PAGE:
Cat Diarrhea: Causes, Symptoms, and Treatment Options

Diarrhea is no fun for you or your cat. 

Felines may have diarrhea for a variety of reasons, ranging from mild and quick to resolve, to severe or even life-threatening. And since kitties often hide symptoms of illness until a condition has progressed and become more challenging to treat, taking note of any changes to their litter box habits may help you catch an illness earlier.

Here’s what you should know about diarrhea in cats.

What Causes Diarrhea in Cats?

Diarrhea means loose, runny, or unformed stool, which happens when fecal matter moves too quickly through the intestines and there is inadequate absorption of water and nutrients. This is usually accompanied by the urge to “go” more often and suddenly (so your kitty may miss the litter box and accidentally poo somewhere else in the home). 

Diarrhea isn’t a disease, but rather a symptom that can occur due to a variety of reasons. As such, diarrhea can be an indication of an underlying health problem. 

Some of the most common causes of diarrhea in cats are:

  • Dietary indiscretion (for example, eating table scraps, garbage, or some old food they found under the couch).
  • A new food.
  • Parasites.
  • Infections.
  • Food allergies and sensitivities.
  • Digestive issues such as IBD (inflammatory bowel disease).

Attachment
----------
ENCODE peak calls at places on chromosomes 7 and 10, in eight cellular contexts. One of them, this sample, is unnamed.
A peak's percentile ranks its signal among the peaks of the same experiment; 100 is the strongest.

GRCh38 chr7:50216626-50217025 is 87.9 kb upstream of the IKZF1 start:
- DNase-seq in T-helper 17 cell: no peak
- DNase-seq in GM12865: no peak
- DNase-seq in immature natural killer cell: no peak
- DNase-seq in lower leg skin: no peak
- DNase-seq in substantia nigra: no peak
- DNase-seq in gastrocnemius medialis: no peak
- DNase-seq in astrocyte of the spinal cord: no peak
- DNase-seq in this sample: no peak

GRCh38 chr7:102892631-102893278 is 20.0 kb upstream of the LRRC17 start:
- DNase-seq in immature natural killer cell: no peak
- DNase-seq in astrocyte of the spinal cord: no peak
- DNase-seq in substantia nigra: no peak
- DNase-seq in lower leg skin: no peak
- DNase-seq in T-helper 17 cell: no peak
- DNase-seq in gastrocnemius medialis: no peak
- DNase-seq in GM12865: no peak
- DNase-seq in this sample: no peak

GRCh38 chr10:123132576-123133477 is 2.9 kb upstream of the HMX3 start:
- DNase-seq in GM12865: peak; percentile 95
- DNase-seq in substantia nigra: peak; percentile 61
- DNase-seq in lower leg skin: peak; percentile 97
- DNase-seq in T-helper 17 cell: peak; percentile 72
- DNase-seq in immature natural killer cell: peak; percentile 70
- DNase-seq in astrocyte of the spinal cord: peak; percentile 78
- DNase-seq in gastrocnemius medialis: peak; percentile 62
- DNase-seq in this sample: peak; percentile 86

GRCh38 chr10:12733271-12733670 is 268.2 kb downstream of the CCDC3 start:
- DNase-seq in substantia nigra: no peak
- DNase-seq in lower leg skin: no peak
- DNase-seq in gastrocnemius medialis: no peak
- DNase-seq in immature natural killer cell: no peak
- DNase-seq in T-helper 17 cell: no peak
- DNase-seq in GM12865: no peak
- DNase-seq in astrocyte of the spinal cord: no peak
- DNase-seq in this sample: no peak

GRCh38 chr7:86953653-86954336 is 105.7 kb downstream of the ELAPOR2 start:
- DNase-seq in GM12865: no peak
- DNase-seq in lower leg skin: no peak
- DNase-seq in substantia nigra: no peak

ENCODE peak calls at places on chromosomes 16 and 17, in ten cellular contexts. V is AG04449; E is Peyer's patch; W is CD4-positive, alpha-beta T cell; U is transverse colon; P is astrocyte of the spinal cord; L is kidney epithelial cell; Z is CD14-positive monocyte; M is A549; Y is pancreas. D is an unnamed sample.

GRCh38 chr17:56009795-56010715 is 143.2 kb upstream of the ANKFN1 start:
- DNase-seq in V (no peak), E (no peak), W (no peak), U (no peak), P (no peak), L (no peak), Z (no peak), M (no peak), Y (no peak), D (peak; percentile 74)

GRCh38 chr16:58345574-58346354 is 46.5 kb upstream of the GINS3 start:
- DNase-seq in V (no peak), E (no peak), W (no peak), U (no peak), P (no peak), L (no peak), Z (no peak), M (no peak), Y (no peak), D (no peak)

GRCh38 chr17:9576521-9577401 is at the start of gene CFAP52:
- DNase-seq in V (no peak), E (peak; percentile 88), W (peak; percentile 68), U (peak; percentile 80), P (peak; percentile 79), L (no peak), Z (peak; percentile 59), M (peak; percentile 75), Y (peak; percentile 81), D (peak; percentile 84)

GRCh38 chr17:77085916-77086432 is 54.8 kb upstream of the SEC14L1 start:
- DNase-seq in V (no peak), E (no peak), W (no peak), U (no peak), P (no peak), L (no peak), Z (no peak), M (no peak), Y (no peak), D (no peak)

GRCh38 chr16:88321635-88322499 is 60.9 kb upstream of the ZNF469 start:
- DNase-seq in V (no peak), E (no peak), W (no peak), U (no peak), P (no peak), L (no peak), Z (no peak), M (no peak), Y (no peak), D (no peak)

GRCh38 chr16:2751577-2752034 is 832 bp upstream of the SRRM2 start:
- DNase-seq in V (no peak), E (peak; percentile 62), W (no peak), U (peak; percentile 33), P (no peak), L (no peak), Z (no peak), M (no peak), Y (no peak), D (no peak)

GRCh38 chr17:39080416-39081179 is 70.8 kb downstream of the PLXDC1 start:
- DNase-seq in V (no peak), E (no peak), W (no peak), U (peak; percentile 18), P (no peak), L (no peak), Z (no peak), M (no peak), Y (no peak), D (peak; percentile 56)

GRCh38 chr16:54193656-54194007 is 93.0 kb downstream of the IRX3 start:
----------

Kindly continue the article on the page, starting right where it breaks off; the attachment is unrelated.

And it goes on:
• Side effects of medications or supplements.
  • Stress, brought on by events like boarding or traveling. Cats are creatures of habit, so any change at home may cause stress.
  • Toxin ingestions, such as toxic plants.
  • Medical conditions like kidney disease, a thyroid problem, certain cancers, and more.

This isn’t an exhaustive list, but it includes some of the most common things veterinarians diagnose when treating kitties for diarrhea.

SEE ALSO: Why Your Cat Is Throwing Up

Is Cat Diarrhea an Emergency?

Depending on the pet and the specific cause of diarrhea, it’s possible the diarrhea could be self-limiting — meaning it will improve on its own in a day or two — and is only a minor inconvenience. In these cases, a cat will probably continue eating and feel like their normal self otherwise.

At the other end of the scale, diarrhea could be associated with something serious, even life threatening — whether it’s the underlying medical condition or the health consequences of severe diarrhea. 

So how do you know if your cat’s diarrhea is serious?